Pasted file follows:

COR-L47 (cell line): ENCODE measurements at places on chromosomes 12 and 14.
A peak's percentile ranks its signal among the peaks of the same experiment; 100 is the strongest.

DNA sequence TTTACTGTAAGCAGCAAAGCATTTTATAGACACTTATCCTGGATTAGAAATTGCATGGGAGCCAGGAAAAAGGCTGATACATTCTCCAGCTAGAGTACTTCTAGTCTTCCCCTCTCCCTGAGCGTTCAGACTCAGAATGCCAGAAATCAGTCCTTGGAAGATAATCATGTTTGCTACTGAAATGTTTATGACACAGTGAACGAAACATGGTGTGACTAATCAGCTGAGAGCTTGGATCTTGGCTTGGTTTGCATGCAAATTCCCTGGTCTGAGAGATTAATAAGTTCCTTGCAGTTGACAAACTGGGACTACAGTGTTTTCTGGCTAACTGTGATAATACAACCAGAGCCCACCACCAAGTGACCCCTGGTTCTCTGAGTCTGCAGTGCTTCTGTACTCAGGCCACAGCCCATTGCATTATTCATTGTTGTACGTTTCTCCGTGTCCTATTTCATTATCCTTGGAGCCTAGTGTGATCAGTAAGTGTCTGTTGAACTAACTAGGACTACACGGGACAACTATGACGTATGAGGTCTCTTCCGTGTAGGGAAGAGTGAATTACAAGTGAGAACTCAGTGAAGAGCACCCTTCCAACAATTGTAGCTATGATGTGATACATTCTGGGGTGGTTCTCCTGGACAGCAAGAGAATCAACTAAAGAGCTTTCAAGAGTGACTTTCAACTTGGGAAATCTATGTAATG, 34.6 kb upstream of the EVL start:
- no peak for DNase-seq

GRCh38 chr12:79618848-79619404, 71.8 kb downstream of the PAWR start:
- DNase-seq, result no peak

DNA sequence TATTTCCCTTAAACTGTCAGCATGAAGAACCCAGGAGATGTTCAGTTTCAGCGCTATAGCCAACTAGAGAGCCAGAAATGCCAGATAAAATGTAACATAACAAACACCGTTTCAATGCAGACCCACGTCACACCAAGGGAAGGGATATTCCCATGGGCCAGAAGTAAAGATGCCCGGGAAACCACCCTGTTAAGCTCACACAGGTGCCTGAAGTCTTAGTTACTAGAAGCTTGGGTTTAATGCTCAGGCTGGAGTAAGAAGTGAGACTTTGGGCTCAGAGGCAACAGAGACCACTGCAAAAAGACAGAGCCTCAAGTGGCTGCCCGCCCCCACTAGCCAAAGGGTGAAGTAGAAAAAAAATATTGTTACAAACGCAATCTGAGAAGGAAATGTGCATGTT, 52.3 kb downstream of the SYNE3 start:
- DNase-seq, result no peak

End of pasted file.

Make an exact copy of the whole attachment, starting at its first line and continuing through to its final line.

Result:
COR-L47 (cell line): ENCODE measurements at places on chromosomes 12 and 14.
A peak's percentile ranks its signal among the peaks of the same experiment; 100 is the strongest.

DNA sequence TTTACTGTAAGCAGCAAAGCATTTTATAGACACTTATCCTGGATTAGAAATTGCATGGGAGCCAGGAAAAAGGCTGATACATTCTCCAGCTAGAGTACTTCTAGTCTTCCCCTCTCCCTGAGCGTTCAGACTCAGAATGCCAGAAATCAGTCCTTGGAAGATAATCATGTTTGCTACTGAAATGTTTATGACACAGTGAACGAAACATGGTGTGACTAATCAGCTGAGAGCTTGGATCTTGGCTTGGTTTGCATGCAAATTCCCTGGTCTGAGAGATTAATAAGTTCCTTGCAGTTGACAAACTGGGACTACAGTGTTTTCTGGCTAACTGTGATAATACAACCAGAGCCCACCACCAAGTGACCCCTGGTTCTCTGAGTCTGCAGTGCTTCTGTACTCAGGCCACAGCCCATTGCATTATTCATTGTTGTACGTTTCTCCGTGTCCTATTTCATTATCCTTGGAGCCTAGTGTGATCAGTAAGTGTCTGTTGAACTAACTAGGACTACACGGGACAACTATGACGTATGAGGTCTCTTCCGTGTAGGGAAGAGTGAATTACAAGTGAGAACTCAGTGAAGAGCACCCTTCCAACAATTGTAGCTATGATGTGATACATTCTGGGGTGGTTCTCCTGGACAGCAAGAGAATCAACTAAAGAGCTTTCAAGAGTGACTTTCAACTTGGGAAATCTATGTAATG, 34.6 kb upstream of the EVL start:
- no peak for DNase-seq

GRCh38 chr12:79618848-79619404, 71.8 kb downstream of the PAWR start:
- DNase-seq, result no peak

DNA sequence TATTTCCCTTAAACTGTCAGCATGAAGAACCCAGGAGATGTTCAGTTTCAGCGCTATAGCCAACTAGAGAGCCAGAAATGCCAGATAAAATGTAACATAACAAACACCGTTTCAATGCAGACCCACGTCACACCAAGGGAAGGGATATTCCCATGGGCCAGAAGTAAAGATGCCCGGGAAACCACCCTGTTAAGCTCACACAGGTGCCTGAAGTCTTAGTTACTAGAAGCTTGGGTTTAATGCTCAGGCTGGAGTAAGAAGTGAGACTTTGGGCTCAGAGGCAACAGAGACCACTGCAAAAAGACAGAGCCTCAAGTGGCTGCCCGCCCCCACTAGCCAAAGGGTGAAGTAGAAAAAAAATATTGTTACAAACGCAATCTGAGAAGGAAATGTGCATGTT, 52.3 kb downstream of the SYNE3 start:
- DNase-seq, result no peak